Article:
Larry Coon, Jun 5, 2006
    #1
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  2. Larry Coon

    Chris Smith Guest

    Larry Coon <> wrote:
    > I'm trying to figure out the right way to use the xpath api
    > under 1.5. I'm not sure I'm doing it the right way when a
    > node has multiple children -- I can get to the data, but my
    > technique seems kludgy. The samples I found online tell you
    > how to get a NodeList, but don't really help you from there.


    Once you've got a NodeList, you would typically fall back to the normal
    DOM API to extract the data from the node. If you need (or just want)
    to perform further XPath queries, you can pass the Node from the
    NodeList as context. For example...

    public class TestXPath
    {
    public static void main(String[] args) throws Exception
    {
    DocumentBuilderFactory f = DocumentBuilderFactory.newInstance();
    DocumentBuilder b = f.newDocumentBuilder();
    Document d = b.parse(new InputSource(new ByteArrayInputStream(
    "<test><many><item>a</item><item>b</item></many></test>"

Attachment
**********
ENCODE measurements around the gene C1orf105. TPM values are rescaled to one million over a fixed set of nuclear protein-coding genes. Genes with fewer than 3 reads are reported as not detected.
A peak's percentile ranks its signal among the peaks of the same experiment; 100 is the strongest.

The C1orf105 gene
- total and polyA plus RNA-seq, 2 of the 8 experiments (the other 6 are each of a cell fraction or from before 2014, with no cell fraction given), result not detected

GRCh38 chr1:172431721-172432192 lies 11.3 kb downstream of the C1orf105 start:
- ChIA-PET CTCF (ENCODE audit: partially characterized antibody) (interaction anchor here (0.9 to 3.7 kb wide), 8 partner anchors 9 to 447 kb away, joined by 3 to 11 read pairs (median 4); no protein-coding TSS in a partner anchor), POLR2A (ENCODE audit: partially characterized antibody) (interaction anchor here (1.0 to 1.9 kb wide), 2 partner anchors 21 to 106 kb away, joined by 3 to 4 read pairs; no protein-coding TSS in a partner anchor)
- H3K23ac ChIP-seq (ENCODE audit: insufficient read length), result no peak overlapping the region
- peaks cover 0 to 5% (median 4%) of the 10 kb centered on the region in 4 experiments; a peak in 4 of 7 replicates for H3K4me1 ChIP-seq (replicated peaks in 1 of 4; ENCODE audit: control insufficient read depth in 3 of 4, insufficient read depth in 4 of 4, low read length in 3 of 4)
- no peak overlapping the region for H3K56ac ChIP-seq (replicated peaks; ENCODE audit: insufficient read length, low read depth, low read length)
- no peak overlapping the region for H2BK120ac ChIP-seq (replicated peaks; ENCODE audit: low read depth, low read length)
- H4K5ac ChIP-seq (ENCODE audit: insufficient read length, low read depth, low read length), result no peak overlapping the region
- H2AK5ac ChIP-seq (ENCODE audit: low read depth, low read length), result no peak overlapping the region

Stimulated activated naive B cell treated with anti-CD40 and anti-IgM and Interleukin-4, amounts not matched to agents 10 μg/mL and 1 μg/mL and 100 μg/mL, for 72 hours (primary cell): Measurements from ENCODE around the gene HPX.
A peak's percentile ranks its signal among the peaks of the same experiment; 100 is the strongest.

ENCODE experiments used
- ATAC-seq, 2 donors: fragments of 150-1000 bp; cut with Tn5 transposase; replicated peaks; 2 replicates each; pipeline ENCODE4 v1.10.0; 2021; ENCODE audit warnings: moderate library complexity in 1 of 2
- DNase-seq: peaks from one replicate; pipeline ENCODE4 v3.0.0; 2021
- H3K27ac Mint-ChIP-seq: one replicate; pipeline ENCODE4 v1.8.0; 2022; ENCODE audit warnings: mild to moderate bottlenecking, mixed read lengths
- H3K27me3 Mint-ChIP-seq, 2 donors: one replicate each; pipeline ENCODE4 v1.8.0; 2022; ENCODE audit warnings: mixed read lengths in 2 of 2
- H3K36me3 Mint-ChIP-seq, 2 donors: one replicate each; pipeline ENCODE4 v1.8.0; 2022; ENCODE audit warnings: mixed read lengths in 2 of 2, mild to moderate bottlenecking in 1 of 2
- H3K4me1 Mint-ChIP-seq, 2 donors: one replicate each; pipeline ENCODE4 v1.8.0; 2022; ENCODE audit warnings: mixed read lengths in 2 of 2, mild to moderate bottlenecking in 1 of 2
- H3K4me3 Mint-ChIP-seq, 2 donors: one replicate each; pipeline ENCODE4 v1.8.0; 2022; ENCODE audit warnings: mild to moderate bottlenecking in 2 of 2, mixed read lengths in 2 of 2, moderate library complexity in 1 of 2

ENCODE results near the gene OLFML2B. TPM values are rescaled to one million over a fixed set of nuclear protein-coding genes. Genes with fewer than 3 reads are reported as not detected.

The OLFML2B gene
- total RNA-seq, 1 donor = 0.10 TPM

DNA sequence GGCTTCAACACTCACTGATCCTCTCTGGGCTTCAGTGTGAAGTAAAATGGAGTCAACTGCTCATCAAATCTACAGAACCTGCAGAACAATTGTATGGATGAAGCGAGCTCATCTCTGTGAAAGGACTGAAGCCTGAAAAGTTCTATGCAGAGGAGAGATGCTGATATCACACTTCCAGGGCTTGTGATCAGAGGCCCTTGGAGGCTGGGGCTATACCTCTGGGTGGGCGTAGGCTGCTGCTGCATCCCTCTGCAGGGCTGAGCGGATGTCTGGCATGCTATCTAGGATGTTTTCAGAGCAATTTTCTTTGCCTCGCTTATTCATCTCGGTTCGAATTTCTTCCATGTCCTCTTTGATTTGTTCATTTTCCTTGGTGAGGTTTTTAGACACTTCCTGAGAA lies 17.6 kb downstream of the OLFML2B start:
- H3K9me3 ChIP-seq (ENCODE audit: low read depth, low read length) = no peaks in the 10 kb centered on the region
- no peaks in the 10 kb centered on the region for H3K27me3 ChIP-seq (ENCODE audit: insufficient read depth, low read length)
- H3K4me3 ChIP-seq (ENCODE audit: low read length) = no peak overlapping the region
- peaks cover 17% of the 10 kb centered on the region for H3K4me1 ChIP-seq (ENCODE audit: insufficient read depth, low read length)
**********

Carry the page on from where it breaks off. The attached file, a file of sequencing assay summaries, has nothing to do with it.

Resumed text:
.getBytes("US-ASCII"))));

    XPathFactory xf = XPathFactory.newInstance();
    XPath xp = xf.newXPath();

    NodeList nl = (NodeList) xp.evaluate(
    "/test/many/item", d, XPathConstants.NODESET);

    for (int i = 0; i < nl.getLength(); i++)
    {
    Node n = nl.item(i);
    System.out.println(xp.evaluate(".", n));
    }
    }
    }

    --
    Chris Smith - Lead Software Developer / Technical Trainer
    MindIQ Corporation
    Chris Smith, Jun 5, 2006
    #2
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  3. Larry Coon

    Larry Coon Guest

    Chris Smith wrote:

    > Once you've got a NodeList, you would typically fall back to the normal
    > DOM API to extract the data from the node.


    Thanks for the reply, Chris. This is one of the things that made
    me want to ask -- falling back on the DOM API once I got to a certain
    point seemed really inelegant. I assumed it _couldn't_ be the right
    way to do it.

    > If you need (or just want)
    > to perform further XPath queries, you can pass the Node from the
    > NodeList as context. For example...


    (example snipped)

    Ah, I tried various ways of doing evalutate() on the node, but I
    never used the expression ".". I guess that warrants a "duh."

    What I'd really like to do is eliminate the iteration altogether.
    The contents are being used to populate a Collection, so I'd love